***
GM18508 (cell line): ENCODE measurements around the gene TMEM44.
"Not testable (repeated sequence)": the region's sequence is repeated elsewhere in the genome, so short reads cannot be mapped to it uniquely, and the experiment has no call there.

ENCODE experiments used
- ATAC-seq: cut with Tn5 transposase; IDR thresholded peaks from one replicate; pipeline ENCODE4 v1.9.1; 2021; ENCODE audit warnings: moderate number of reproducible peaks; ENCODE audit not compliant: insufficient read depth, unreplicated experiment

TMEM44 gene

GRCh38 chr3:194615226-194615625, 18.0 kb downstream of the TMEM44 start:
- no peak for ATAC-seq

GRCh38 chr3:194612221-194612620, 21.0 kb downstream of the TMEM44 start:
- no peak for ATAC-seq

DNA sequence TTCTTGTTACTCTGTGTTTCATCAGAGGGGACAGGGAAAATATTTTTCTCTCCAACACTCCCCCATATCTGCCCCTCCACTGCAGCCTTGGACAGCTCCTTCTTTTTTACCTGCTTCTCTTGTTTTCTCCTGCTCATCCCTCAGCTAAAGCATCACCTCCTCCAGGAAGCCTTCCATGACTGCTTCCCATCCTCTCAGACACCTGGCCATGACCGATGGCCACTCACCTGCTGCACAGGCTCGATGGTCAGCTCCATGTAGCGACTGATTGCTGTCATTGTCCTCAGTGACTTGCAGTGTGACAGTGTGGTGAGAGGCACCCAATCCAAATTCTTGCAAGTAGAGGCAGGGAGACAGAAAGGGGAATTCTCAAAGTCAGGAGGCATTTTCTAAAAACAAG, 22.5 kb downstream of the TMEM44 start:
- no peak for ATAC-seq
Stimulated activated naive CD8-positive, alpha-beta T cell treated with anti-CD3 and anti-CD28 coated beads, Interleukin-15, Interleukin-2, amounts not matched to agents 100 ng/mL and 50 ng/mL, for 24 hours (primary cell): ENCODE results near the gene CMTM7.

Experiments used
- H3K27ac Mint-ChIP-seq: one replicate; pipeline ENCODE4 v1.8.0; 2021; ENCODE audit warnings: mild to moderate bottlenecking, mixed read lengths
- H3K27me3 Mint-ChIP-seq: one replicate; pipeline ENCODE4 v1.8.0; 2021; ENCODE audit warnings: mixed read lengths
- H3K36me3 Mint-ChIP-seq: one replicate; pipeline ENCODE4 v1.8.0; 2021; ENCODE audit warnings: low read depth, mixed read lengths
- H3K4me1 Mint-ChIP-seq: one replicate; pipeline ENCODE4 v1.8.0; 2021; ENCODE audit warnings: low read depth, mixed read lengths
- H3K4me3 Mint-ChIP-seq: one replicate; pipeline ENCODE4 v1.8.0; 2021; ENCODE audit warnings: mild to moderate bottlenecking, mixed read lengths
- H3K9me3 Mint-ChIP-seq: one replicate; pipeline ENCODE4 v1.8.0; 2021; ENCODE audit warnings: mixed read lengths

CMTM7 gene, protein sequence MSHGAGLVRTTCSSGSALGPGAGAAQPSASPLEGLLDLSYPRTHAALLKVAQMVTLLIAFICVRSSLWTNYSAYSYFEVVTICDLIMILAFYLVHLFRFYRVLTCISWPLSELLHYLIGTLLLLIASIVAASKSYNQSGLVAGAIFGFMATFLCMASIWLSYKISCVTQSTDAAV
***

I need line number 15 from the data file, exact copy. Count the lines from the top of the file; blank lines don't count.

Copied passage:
- H3K27me3 Mint-ChIP-seq: one replicate; pipeline ENCODE4 v1.8.0; 2021; ENCODE audit warnings: mixed read lengths